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MOLDOVA

Independence date: 27 August 1991

Population: 4.5 million

Capital: Chisinau

President: Petru Lucinschi (since 15 January 1997)

 Country profile
 Timeline

VIEWPOINTS

In spite of the fact that materially Iím much better off today than 10 years ago, I still feel nostalgic for the Soviet days. I had less money then, but I slept well, not worrying about how I would provide for myself in my old age. You canít survive on a government pension anymore. During Soviet times, we had stability. We donít anymore.

Zinauda Bunu, 40, entrepreneur


After Moldovaís declaration of independence I had the opportunity to become a Romanian citizen. I went to Bucharest, where I worked as a psychoanalyst. I had a private clinic, and at first my practice was fairly successful. I was able to travel around, see how people live in Western Europe, and make comparisons. Two years ago I returned to Kishenev, where I also tried to set up a private practice. But most people are too poor to afford psychoanalysis. I next opened a clothes shop for young women, which proved successful. I donít get the satisfaction from it that I did from my old job, but it would be stupid to wait until my profession is in demand.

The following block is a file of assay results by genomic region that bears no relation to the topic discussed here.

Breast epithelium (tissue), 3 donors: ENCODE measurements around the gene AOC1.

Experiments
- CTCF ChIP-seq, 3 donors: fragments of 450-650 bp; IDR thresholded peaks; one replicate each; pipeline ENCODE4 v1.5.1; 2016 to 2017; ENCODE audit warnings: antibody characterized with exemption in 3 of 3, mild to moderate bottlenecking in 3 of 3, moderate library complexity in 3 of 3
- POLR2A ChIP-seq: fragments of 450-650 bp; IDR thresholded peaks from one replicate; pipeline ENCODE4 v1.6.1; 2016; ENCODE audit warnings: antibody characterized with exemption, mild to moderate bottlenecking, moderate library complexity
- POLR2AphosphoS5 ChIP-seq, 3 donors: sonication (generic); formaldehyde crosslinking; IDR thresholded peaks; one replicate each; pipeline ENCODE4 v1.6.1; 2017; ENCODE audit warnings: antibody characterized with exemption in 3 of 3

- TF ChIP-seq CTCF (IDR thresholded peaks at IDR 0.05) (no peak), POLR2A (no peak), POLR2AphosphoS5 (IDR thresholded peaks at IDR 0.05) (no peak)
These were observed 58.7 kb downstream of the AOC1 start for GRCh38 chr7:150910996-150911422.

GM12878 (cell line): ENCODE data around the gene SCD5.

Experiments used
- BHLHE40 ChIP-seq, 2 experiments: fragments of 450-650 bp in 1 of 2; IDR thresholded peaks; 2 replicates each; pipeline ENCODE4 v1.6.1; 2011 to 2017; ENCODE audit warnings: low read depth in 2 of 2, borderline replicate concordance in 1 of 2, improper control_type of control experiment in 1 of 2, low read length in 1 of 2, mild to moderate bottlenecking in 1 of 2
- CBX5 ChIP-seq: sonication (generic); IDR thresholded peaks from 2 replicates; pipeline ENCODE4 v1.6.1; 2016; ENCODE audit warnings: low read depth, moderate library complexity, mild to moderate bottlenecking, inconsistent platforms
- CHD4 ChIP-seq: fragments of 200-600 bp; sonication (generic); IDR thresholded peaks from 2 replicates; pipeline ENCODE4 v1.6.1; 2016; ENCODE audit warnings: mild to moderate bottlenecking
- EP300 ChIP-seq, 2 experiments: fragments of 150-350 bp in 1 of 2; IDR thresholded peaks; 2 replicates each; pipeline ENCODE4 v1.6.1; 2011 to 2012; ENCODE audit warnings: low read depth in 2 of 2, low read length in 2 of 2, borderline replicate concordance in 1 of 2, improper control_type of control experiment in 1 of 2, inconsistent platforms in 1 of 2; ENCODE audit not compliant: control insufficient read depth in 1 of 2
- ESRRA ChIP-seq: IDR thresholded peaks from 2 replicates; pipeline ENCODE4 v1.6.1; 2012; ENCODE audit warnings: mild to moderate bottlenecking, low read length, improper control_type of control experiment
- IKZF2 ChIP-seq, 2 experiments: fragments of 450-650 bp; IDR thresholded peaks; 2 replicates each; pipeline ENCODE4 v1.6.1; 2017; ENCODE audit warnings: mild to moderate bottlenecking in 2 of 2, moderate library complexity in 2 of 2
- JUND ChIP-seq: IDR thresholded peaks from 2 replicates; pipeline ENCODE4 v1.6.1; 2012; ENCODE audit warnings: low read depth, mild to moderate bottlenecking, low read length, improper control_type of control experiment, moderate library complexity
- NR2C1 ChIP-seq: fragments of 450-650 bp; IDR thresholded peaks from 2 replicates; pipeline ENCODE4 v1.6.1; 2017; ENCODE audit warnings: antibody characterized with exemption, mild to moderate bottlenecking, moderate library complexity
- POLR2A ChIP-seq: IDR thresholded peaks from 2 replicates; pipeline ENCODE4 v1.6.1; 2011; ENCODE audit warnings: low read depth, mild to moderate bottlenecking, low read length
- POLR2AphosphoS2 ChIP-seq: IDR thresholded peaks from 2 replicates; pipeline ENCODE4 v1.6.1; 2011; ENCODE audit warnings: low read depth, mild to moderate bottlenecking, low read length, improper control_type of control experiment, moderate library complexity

Lilia Markautsan, 42, shop owner

Introduction 4. Lithuania 8. Georgia 12. Uzbekistan
1. Russia 5. Belarus 9. Armenia 13. Tajikistan
2. Estonia 6. Ukraine 10. Azerbaijan 14. Kyrgyzstan
3. Latvia 7. Moldova 11. Turkmenistan 15. Kazakhstan


Student protest against government cutbacks in 2000
Moldovans are angry at the economic situation

Ten years after independence, Moldova is officially the poorest country in Europe.

Nationalist stirrings began in the late 1980s, but the republic was already deeply divided. The Gagauz region in the south-west and the Trans-Dniester region in the west both wanted independence from the rest of Moldova.

The mainly Russian and Ukrainian populations from the Trans-Dniester region feared that politicians in Chisinau were planning to join the republic to Romania. Hundreds died in a bitter secessionist war.

Both regions were granted special autonomy status in 1994, but Russian peacekeeping forces have yet to be withdrawn from Trans-Dniester.

In February 2001 Moldova became the first former Soviet republic to elect a Communist president through free and fair elections.

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